Daytime aerosol optical depth above low-level clouds is similar to that in adjacent clear skies at the same heights: Airborne observation above the southeast Atlantic

Yohei Shinozuka, Meloe S. Kacenelenbogen, Sharon P. Burton, Steven G. Howell, Paquita Zuidema, Richard A. Ferrare, Samuel E. Leblanc, Kristina Pistone, Stephen Broccardo, Jens Redemann, K. Sebastian Schmidt, Sabrina P. Cochrane, Marta Fenn, Steffen Freitag, Amie Dobracki, Michal Segal-Rosenheimer, Connor J. Flynn

Research output: Contribution to journalArticlepeer-review

Abstract

To help satellite retrieval of aerosols and studies of their radiative effects, we demonstrate that daytime aerosol optical depth over low-level clouds is similar to that in neighboring clear skies at the same heights. Based on recent airborne lidar and sun photometer observations above the southeast Atlantic, the mean aerosol optical depth (AOD) difference at 532 nm is between 0 and-0:01, when comparing the cloudy and clear sides, each up to 20 km wide, of cloud edges. The difference is not statistically significant according to a paired t test. Systematic differences in the wavelength dependence of AOD and in situ single scattering albedo are also minuscule. These results hold regardless of the vertical distance between cloud top and aerosol layer bottom. AOD aggregated over ~ 2? grid boxes for each of September 2016, August 2017 and October 2018 also shows little correlation with the presence of low-level clouds. We posit that a satellite retrieval artifact is entirely responsible for a previous finding of generally smaller AOD over clouds (Chung et al., 2016), at least for the region and time of our study. Our results also suggest that the same values can be assumed for the intensive properties of free-tropospheric biomass-burning aerosol regardless of whether clouds are present below.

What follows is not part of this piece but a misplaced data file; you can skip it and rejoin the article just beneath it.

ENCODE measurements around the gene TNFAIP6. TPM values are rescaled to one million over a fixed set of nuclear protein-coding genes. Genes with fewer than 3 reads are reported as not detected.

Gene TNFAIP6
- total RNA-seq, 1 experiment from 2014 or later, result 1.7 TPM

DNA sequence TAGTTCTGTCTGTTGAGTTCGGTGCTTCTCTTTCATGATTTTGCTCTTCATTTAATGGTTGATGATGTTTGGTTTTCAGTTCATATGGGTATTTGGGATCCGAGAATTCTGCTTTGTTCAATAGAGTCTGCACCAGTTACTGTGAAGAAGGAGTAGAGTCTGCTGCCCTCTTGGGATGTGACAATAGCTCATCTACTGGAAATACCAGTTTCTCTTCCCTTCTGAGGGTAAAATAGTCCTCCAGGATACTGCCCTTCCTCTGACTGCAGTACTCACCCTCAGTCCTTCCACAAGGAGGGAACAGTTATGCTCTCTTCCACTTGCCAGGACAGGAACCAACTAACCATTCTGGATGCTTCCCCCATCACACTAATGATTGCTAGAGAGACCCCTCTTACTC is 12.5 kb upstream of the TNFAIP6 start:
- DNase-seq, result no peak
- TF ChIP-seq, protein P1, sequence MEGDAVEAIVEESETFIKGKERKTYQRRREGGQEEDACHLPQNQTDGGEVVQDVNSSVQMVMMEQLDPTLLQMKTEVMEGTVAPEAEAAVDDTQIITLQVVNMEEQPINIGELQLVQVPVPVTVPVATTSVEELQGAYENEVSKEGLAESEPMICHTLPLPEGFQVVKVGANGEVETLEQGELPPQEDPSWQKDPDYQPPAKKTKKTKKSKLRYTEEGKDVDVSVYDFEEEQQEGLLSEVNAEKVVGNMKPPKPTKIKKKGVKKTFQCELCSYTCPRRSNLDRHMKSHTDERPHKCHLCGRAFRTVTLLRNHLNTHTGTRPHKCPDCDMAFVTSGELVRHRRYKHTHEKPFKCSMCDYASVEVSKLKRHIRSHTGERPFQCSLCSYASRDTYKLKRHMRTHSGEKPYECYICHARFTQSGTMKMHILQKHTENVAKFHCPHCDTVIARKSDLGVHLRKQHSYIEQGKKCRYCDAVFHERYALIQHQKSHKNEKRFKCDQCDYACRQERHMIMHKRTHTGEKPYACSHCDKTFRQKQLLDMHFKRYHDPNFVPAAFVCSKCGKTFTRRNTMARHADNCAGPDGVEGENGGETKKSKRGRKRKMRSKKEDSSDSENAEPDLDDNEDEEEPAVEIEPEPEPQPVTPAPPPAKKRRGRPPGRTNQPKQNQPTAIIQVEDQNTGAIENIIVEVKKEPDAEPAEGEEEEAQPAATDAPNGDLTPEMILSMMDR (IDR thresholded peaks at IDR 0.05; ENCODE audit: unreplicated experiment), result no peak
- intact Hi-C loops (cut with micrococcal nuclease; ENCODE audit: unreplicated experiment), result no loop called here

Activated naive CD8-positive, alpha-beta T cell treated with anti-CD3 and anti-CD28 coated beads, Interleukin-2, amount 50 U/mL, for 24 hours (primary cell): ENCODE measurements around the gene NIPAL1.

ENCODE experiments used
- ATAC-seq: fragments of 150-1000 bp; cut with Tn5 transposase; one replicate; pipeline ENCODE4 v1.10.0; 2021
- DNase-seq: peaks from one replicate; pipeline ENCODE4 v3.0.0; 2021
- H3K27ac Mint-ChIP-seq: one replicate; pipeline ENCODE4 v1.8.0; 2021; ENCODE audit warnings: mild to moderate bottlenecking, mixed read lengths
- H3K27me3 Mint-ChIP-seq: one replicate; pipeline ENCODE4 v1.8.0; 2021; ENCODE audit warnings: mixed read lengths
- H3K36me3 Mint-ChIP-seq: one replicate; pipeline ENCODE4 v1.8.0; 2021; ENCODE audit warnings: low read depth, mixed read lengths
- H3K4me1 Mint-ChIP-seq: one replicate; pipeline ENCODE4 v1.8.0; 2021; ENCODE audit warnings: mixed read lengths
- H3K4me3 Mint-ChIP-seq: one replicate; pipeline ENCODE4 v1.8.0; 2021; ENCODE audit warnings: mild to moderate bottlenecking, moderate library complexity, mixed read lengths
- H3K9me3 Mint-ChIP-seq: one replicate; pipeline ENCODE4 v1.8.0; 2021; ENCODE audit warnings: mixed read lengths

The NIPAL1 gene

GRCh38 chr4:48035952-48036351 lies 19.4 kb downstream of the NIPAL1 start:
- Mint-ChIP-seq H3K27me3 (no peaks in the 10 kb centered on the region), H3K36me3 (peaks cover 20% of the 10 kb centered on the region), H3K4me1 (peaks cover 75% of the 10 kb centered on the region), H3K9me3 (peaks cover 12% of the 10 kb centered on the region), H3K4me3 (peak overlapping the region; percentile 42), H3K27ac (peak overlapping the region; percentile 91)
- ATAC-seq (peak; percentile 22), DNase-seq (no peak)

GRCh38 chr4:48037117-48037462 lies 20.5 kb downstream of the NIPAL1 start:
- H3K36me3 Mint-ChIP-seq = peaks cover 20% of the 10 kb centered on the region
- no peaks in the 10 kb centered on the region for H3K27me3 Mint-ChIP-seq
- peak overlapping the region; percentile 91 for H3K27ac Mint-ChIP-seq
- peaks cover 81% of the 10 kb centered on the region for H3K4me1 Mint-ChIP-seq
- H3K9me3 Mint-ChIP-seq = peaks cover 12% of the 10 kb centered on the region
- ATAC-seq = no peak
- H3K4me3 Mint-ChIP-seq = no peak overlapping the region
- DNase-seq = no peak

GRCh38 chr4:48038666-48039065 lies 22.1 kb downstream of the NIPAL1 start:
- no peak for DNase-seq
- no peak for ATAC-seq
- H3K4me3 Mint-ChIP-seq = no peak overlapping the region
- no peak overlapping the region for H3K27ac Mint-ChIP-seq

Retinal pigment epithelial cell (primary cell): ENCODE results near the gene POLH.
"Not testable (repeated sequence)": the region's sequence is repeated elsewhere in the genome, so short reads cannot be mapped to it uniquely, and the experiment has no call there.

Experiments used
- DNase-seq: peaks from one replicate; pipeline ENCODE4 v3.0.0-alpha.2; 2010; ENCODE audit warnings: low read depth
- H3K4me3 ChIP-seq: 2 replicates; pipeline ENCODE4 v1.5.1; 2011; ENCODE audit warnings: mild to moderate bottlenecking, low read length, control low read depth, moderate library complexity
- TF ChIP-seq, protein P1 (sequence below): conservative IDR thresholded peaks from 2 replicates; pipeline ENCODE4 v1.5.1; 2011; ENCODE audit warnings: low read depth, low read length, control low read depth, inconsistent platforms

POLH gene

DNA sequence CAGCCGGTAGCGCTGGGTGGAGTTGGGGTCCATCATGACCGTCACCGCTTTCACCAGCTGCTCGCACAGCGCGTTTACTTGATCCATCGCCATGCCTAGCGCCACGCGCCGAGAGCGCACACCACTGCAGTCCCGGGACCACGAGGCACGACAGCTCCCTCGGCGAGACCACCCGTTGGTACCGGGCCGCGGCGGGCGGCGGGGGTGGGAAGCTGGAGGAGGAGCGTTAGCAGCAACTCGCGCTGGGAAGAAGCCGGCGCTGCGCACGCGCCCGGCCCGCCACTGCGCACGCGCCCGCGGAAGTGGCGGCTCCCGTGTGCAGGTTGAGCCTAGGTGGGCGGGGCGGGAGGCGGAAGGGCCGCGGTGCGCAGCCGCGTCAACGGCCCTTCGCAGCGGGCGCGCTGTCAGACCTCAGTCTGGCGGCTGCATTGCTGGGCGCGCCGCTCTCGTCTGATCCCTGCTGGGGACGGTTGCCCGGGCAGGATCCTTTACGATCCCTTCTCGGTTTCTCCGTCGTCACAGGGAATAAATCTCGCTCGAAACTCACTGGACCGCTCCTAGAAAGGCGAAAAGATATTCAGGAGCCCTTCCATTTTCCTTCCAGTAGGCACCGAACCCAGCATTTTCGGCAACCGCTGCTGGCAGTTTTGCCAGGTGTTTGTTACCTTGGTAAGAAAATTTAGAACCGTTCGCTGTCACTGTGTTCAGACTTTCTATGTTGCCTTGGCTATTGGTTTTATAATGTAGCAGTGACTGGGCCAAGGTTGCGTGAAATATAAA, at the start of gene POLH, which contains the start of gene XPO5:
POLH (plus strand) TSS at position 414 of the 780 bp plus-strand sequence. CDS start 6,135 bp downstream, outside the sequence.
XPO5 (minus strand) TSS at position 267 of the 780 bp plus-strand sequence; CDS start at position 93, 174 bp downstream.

Original languageEnglish (US)
Pages (from-to)11275-11285
Number of pages11
JournalAtmospheric Chemistry and Physics
Volume20
Issue number19
DOIs
StatePublished - Oct 2 2020

ASJC Scopus subject areas

  • Atmospheric Science

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